Academic journal article Current Politics and Economics of Northern and Western Asia

Does Patriotism Raise Shanghai's Cooperation with Hong Kong?

Academic journal article Current Politics and Economics of Northern and Western Asia

Does Patriotism Raise Shanghai's Cooperation with Hong Kong?

Article excerpt

Intercity cooperation and competition are both the developmental goals and trends of globalized cities (Walker 2005). At the citizen's level, the cooperation occurs in the citizen's working with people and purchasing goods and services coming from another city (Douglass 2002). Accordingly, globalization facilitates the import of talent, goods, and services to establish organizations and businesses in the host city for local citizens to join and patronize. Such cooperation is supposedly a key to economic growth, because of the joint effort toward the common good of cities involved (Dreher et al., 2008). Intercity cooperation is also favorable to sustainable development, by reducing wastage and environmental depletion through economic integration (Douglass 2002). Despite the supposed benefit, citizens may not be as cooperative as expected, when they reject people, goods, and services from other cities. The rejection is commonplace when citizens regard people and things coming from other cities as threatening and at least different from or incongruous with the citizens' group nature (Bobo and Hutchings 1996).

A belief supposed to augment citizens' sensitivity to group nature is patriotism, which means loving, attachment to, or identifying with a country (Mummendey et al., 2001). If it were the case, the citizen's patriotism would sensitize the citizen to reject people and things coming from another country, even culminating in conflict and war (Federico et al., 2005; Ishii 2009). Although patriotism appears to erode international cooperation, its impact on intercity cooperation is uncertain, especially when the cities involved are within the same country. This is the case of the cooperation of Shanghai with Hong Kong, both of which are metropolises in China. The uncertainty about whether a Shanghai citizen's patriotism increases or reduces the citizen's cooperation with Hong Kong in work and purchase signifies the prime question for the present study to address. This uncertainty arises because patriotism can either increase or reduce the cooperation, depending on different reasons. Accordingly, patriotism would increase the cooperation if the citizen were aware that Hong Kong, as well as Shanghai, is part of China. In contrast, patriotism would reduce the cooperation if the citizen were cognizant that Hong Kong is incompatible with China.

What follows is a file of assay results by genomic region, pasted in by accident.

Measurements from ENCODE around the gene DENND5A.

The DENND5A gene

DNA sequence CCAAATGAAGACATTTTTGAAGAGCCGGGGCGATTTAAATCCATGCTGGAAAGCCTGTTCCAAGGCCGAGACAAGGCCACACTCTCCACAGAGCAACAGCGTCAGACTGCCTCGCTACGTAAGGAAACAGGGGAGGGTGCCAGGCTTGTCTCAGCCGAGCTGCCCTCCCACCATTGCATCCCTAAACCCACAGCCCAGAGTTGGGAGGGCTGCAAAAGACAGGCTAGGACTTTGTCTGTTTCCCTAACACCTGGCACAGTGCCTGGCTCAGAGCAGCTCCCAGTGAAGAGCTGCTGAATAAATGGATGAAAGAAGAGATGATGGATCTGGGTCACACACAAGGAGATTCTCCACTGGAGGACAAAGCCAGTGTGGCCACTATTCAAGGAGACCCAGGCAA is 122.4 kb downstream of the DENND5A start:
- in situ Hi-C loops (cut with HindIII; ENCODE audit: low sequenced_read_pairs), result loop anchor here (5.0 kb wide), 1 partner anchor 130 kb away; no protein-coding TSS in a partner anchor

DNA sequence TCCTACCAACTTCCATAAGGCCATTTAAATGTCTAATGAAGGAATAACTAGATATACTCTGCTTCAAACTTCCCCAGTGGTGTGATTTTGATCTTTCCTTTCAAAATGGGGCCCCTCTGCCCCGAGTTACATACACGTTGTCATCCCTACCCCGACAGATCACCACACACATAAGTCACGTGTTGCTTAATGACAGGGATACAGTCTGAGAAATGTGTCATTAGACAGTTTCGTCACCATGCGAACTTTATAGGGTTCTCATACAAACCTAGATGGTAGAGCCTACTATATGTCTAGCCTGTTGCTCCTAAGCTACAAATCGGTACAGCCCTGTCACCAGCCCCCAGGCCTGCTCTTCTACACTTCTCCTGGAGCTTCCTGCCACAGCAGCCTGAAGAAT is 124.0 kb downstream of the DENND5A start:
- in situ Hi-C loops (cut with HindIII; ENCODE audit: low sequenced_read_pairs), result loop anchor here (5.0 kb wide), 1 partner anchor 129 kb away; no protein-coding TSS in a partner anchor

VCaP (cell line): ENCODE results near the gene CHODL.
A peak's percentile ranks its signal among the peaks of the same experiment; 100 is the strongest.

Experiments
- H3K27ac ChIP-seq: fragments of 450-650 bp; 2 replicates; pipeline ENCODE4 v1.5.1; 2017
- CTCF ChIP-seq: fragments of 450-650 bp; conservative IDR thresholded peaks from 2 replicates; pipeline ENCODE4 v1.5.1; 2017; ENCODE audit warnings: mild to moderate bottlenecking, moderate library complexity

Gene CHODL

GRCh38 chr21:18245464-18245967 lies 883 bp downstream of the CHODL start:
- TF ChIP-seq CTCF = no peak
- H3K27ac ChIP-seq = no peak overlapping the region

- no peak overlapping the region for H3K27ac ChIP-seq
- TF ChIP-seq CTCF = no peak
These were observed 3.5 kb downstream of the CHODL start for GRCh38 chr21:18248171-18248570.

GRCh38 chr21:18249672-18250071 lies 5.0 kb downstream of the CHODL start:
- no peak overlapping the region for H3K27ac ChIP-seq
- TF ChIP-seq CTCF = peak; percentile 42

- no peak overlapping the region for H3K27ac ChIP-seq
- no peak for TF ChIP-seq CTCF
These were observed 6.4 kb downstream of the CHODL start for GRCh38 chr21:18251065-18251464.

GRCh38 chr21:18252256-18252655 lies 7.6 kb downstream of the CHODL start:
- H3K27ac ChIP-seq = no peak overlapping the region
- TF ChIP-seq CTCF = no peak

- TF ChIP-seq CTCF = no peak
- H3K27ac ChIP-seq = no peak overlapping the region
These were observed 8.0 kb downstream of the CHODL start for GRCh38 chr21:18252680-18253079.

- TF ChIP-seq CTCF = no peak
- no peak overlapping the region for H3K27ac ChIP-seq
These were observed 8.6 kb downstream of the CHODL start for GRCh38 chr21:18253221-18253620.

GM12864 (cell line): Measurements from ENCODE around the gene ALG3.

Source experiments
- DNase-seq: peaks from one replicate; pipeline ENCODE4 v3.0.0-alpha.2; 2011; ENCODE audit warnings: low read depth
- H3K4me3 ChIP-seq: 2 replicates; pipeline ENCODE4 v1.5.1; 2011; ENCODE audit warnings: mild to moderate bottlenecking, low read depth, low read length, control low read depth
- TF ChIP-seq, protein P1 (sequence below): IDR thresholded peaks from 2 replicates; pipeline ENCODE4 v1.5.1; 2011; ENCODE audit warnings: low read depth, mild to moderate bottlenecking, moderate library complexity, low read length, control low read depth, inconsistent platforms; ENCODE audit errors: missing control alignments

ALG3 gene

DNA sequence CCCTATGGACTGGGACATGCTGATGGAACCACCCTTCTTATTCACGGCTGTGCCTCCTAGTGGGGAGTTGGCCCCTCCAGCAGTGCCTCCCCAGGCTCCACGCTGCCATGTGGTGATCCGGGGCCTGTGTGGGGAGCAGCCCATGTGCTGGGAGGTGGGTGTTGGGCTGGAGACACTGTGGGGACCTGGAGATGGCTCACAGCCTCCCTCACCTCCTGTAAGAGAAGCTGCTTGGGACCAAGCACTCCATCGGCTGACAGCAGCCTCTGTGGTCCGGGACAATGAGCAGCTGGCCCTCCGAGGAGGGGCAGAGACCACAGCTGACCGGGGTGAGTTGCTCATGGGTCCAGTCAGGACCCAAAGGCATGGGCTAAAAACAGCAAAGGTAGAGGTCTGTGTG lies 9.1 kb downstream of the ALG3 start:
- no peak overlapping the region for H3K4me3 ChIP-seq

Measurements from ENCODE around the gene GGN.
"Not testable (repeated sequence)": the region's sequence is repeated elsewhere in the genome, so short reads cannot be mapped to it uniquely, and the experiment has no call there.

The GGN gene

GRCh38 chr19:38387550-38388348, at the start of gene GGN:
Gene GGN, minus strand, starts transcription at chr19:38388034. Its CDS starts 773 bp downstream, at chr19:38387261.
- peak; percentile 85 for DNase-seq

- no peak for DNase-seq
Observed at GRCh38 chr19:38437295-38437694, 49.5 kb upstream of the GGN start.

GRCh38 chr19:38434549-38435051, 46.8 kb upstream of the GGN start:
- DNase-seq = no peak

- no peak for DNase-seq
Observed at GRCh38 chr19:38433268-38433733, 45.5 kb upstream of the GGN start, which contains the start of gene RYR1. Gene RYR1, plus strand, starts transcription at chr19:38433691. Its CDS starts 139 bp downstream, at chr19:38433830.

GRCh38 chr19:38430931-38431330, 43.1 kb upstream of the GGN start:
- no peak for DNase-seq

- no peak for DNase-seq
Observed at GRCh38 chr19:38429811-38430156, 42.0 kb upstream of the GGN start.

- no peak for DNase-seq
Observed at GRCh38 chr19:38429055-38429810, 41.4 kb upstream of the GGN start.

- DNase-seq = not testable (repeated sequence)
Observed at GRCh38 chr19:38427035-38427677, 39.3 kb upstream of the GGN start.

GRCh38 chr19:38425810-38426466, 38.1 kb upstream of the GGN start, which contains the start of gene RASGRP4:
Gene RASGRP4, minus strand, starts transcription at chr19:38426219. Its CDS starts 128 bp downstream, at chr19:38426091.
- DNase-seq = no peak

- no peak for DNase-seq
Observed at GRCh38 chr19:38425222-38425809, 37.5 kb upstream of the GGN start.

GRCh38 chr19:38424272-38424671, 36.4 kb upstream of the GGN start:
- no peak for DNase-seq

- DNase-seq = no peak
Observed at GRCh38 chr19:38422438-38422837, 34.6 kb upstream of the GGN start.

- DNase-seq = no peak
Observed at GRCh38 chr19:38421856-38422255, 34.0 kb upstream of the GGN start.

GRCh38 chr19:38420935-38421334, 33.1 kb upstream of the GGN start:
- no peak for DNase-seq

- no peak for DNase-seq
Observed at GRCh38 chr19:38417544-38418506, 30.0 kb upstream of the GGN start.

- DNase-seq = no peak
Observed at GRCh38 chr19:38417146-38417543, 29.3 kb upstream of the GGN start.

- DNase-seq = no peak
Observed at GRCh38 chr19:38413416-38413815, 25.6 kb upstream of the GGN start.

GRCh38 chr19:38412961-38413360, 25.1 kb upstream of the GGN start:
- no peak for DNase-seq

To be fair, the study examines the impact of patriotism on cooperation with Hong Kong along with perceived threat from Hong Kong, contact with Hong Kong, and other background characteristics. The perceived threat refers to harm expected from Hong Kong to living in Shanghai, caused by job displacement and indecent goods and people from Hong Kong. Contact with Hong Kong refers to work or residential experience with Hong Kong through oneself or indirectly through one's acquaintances. In all, the study aims to clarify the impacts of patriotism, perceived threat, and contact with Hong Kong on the Shanghai citizen's cooperation with Hong Kong in work and purchase. The clarification would show the way to substantiate or revise speculations about intercity cooperation within China.

Impact of Patriotism on the Cooperation of Shanghai with Hong Kong

The government of China speculates that the indoctrination of patriotism in the populace raises solidarity and cooperation among compatriots (Wang 2008; Ying et al., 2013). This speculation is in need of empirical clarification in intercity cooperation between Shanghai and Hong Kong, in view of the uncertainty whether patriotism increases or reduces the cooperation. Essentially, promotion of patriotism is a Chinese national policy to boost cooperation and harmony within China, as well as other countries (Biswas 2002; Wang 2008). This policy is to replace the previous policy that emphasizes class struggles and breeds conflicts within the country. The policy is vital for legitimizing state practice and performance as a means to reap the common good for all people in China. …

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